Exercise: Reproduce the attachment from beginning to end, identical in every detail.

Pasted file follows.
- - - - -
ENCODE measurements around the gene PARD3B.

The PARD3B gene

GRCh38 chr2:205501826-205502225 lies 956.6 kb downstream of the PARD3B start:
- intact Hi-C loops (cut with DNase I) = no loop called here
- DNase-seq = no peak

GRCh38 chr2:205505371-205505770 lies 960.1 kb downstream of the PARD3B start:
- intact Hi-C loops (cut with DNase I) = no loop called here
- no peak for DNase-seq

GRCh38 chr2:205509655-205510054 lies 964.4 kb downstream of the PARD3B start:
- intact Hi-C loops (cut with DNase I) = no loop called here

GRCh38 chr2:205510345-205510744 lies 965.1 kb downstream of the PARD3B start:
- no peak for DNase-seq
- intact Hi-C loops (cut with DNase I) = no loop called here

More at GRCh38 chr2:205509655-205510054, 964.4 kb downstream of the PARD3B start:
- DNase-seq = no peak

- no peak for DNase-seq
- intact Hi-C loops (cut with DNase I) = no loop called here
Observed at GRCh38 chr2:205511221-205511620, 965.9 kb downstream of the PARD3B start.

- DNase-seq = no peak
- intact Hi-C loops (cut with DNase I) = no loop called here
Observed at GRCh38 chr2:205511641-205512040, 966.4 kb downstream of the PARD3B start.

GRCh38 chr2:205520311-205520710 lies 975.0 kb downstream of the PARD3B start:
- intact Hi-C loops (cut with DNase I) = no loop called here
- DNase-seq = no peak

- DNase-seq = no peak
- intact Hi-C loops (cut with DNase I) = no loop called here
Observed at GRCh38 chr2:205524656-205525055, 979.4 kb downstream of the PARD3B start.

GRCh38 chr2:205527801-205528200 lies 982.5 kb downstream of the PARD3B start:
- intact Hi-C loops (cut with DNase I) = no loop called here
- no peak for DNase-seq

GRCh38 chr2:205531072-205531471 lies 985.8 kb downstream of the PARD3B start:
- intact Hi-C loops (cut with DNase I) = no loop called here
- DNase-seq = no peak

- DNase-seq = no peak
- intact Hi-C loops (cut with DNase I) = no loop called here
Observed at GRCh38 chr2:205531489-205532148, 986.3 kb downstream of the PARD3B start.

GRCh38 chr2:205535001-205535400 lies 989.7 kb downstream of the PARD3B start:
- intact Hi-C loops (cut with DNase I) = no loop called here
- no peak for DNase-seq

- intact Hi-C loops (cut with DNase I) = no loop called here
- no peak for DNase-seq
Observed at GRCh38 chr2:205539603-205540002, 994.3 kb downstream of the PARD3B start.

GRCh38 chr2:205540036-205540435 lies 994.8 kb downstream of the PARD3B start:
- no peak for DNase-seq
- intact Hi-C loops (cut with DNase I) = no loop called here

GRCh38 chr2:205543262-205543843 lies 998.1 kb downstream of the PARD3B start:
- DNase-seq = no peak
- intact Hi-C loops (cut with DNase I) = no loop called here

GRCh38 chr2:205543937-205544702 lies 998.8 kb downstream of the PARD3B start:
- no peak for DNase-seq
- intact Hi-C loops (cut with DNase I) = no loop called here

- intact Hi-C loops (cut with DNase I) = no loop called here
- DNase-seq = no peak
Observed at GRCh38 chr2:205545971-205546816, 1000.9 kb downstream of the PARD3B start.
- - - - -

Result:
ENCODE measurements around the gene PARD3B.

The PARD3B gene

GRCh38 chr2:205501826-205502225 lies 956.6 kb downstream of the PARD3B start:
- intact Hi-C loops (cut with DNase I) = no loop called here
- DNase-seq = no peak

GRCh38 chr2:205505371-205505770 lies 960.1 kb downstream of the PARD3B start:
- intact Hi-C loops (cut with DNase I) = no loop called here
- no peak for DNase-seq

GRCh38 chr2:205509655-205510054 lies 964.4 kb downstream of the PARD3B start:
- intact Hi-C loops (cut with DNase I) = no loop called here

GRCh38 chr2:205510345-205510744 lies 965.1 kb downstream of the PARD3B start:
- no peak for DNase-seq
- intact Hi-C loops (cut with DNase I) = no loop called here

More at GRCh38 chr2:205509655-205510054, 964.4 kb downstream of the PARD3B start:
- DNase-seq = no peak

- no peak for DNase-seq
- intact Hi-C loops (cut with DNase I) = no loop called here
Observed at GRCh38 chr2:205511221-205511620, 965.9 kb downstream of the PARD3B start.

- DNase-seq = no peak
- intact Hi-C loops (cut with DNase I) = no loop called here
Observed at GRCh38 chr2:205511641-205512040, 966.4 kb downstream of the PARD3B start.

GRCh38 chr2:205520311-205520710 lies 975.0 kb downstream of the PARD3B start:
- intact Hi-C loops (cut with DNase I) = no loop called here
- DNase-seq = no peak

- DNase-seq = no peak
- intact Hi-C loops (cut with DNase I) = no loop called here
Observed at GRCh38 chr2:205524656-205525055, 979.4 kb downstream of the PARD3B start.

GRCh38 chr2:205527801-205528200 lies 982.5 kb downstream of the PARD3B start:
- intact Hi-C loops (cut with DNase I) = no loop called here
- no peak for DNase-seq

GRCh38 chr2:205531072-205531471 lies 985.8 kb downstream of the PARD3B start:
- intact Hi-C loops (cut with DNase I) = no loop called here
- DNase-seq = no peak

- DNase-seq = no peak
- intact Hi-C loops (cut with DNase I) = no loop called here
Observed at GRCh38 chr2:205531489-205532148, 986.3 kb downstream of the PARD3B start.

GRCh38 chr2:205535001-205535400 lies 989.7 kb downstream of the PARD3B start:
- intact Hi-C loops (cut with DNase I) = no loop called here
- no peak for DNase-seq

- intact Hi-C loops (cut with DNase I) = no loop called here
- no peak for DNase-seq
Observed at GRCh38 chr2:205539603-205540002, 994.3 kb downstream of the PARD3B start.

GRCh38 chr2:205540036-205540435 lies 994.8 kb downstream of the PARD3B start:
- no peak for DNase-seq
- intact Hi-C loops (cut with DNase I) = no loop called here

GRCh38 chr2:205543262-205543843 lies 998.1 kb downstream of the PARD3B start:
- DNase-seq = no peak
- intact Hi-C loops (cut with DNase I) = no loop called here

GRCh38 chr2:205543937-205544702 lies 998.8 kb downstream of the PARD3B start:
- no peak for DNase-seq
- intact Hi-C loops (cut with DNase I) = no loop called here

- intact Hi-C loops (cut with DNase I) = no loop called here
- DNase-seq = no peak
Observed at GRCh38 chr2:205545971-205546816, 1000.9 kb downstream of the PARD3B start.